By Brandon Moseley
Alabama Political Reporter
International Paper’s mill closing is terribly bad economic news for Alabama’s economic recovery.
Alabama State Senator Paul Bussman (R) from Cullman said on Facebook, “As most of you have heard, International Paper has announced the closing of the Courtland mill in Courtland, AL. This mill employees over 1000 people and supports hundreds of timber owners and loggers. This is truly a devastating announcement for all of north AL. I have been in contact with the company, the Governor is meeting with them today and I can assure those effected that we are looking at every option available to prevent this closure. Until a solution can be identified, let us all keep these families in our prayers.”
Alabama Governor Robert Bentley said in a statement on Thursday, “The people who work for International Paper in Courtland remain on my mind, and I want to do whatever I can on the state level to help. This morning, I directed Greg Canfield, Secretary of the Alabama Department of Commerce, to contact company officials at Courtland’s International Paper plant. Canfied is scheduled to meet Friday with plant officials to discuss and explore any possible options that could help prevent the loss of jobs. We may not be able to save those jobs. But we’ll do our best to try to keep them.”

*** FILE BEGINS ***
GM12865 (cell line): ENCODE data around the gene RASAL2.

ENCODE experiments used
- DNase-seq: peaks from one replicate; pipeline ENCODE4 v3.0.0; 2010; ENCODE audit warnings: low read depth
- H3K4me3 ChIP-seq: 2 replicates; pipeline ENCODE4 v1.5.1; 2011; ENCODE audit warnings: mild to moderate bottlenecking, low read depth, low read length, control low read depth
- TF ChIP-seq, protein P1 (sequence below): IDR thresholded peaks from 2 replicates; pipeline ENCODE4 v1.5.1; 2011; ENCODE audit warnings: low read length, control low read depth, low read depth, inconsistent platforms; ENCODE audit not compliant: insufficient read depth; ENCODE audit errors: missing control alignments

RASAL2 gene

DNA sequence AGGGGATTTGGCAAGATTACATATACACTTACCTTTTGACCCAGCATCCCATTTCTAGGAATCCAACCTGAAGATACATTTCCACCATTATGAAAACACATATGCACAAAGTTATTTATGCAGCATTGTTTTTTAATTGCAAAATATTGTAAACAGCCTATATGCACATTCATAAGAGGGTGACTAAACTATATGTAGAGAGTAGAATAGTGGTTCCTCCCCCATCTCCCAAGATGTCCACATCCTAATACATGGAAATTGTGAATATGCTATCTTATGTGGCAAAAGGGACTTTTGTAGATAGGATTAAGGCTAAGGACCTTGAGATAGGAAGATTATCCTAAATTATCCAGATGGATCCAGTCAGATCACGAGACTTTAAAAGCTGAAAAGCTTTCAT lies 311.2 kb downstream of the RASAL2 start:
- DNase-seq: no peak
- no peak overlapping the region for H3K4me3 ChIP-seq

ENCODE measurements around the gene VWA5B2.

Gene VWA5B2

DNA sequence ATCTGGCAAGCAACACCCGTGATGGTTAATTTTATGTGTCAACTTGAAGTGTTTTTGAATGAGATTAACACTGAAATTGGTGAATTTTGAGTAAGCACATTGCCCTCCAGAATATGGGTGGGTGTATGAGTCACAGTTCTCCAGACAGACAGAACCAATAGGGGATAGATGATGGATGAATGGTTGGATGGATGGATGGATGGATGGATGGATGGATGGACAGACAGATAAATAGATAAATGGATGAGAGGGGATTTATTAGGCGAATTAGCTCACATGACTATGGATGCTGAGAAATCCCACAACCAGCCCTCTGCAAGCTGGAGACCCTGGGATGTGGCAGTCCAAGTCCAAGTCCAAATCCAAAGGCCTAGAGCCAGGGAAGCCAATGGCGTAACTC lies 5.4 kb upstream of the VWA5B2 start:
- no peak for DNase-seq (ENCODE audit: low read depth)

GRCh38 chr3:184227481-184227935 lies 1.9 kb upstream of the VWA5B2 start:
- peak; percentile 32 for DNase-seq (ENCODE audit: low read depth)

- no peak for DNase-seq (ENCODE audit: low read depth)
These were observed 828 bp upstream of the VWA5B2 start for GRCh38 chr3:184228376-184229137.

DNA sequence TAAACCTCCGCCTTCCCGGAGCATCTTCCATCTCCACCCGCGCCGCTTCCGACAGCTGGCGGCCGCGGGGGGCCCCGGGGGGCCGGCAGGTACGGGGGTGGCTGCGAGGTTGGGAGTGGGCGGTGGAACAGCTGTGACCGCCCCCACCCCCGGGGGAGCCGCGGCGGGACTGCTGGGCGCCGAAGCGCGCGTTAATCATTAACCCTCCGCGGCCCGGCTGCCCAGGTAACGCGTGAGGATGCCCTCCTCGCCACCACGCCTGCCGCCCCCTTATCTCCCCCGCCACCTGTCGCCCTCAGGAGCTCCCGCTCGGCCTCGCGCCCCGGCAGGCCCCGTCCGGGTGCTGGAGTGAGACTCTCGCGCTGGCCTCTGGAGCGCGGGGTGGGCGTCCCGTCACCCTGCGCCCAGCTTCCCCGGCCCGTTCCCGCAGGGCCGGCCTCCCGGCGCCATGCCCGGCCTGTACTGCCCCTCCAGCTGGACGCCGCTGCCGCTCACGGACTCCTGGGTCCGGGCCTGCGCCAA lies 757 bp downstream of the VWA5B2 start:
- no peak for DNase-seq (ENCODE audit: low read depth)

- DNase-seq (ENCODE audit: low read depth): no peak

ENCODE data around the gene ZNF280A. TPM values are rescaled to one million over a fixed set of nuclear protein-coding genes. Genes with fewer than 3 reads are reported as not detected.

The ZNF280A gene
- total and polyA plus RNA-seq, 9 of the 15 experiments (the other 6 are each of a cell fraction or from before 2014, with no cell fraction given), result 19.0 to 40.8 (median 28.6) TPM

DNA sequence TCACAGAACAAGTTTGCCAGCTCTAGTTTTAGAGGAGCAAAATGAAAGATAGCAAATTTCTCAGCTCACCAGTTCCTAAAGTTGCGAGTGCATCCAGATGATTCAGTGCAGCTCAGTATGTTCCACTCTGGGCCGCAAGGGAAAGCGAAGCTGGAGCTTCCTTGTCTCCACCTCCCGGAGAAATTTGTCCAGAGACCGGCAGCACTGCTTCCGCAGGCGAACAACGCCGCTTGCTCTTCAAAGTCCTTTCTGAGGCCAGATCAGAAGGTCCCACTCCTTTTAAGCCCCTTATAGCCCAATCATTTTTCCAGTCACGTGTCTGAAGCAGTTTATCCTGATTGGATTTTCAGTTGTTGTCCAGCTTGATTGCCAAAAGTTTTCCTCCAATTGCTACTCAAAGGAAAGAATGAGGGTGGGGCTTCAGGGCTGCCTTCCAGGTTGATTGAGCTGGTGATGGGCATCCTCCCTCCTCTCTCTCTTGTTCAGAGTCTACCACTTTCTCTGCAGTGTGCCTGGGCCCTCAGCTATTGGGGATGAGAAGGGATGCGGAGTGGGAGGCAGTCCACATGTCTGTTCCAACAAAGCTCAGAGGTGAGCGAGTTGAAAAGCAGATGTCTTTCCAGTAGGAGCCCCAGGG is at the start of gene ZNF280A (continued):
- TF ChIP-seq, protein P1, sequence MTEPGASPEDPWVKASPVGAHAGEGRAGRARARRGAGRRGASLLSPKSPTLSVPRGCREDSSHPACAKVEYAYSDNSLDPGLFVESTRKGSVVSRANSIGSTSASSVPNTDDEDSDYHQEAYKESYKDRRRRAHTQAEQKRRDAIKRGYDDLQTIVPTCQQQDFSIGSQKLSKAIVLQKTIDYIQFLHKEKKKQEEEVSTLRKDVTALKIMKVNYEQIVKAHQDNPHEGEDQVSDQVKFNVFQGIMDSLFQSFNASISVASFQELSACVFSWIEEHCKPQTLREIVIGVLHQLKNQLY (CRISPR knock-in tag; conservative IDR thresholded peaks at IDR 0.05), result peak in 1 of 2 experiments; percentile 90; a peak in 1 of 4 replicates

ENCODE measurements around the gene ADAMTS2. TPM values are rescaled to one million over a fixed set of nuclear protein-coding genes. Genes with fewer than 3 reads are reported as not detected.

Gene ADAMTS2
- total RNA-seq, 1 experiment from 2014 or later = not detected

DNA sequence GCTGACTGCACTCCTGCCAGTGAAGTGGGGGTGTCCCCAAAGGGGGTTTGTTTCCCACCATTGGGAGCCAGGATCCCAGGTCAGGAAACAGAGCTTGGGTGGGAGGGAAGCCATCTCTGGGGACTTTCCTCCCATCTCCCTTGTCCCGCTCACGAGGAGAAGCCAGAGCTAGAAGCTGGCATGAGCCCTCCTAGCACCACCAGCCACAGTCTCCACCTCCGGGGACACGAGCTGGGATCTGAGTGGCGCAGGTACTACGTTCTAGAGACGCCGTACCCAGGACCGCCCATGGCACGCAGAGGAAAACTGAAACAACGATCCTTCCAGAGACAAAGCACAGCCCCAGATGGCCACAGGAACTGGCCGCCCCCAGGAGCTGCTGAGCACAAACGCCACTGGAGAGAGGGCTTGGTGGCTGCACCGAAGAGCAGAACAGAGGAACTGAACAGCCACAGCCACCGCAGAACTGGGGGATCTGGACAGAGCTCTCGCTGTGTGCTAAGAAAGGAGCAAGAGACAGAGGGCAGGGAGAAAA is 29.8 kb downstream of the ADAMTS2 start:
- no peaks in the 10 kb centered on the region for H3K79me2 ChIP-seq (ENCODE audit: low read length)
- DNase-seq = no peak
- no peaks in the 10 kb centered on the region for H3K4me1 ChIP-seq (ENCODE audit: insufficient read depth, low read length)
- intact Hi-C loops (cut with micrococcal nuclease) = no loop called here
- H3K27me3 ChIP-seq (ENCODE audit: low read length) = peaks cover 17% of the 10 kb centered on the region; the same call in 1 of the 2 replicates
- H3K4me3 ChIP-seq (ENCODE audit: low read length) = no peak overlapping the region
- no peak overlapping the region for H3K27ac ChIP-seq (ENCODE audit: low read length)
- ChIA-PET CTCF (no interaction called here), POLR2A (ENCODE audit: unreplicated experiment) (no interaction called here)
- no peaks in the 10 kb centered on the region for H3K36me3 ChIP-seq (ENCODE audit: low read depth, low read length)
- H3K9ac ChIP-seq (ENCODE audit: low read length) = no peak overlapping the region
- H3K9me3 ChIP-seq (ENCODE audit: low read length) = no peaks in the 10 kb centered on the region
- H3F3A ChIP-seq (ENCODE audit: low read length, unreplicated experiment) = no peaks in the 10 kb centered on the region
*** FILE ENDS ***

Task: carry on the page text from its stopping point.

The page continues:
Gov. Bentley said, “In the meantime, I am directing the Alabama Department of Economic and Community Affairs to provide rapid response services for all those affected. As part of these services, displaced workers will be eligible for career retraining dollars, and ADECA will connect those employees with available assistance. ADECA’s Workforce Development Division will also send a Rapid Response Team to Lawrence County in the near future. The team will meet with workers and discuss with them a wide variety of options to help them during this difficult time. We will also continue to work on the state level to attract more jobs to Alabama.”
Bentley said that Alabama has incentives to help bring in new industry, but unfortunately not all the incentives we need to help retain industries and keep them in the state. Bentley said, “These type of incentives would help existing industries bring in new capital, retool, and change with the times as needed. I plan to work with the Legislature to see if we can develop a plan to help existing businesses continue to operate.”
While the paper plant does face foreign competition and (some argue excessive) regulations by the U.S. Environmental Protection Agency, much of the decline in paper is due to more of us going wireless. The plant produces paper for magazines and billing. As more and more Americans opt for paperless billing, our bills go to our email box instead of our mail box and we read e-magazines instead of getting bulky paper magazines in our mailbox.
The closing of paper mills is also hard on Alabama’s forest owners. Most of the forestland in Alabama is owned by individuals and families who rely on growing forests for periodic income, often in retirement. Most are growing the forest with the intent of producing poles and lumber; but pulpwood is an inevitable byproduct of that business whether it is thinning the trees to make room for more growth, marketing storm damaged trees (the twisting affect in a tornado make those logs unsuitable for lumber) or selling the top third of the tree when it is mature and harvested for lumber.
Forestry remains the largest industry in Alabama, followed closely by agriculture.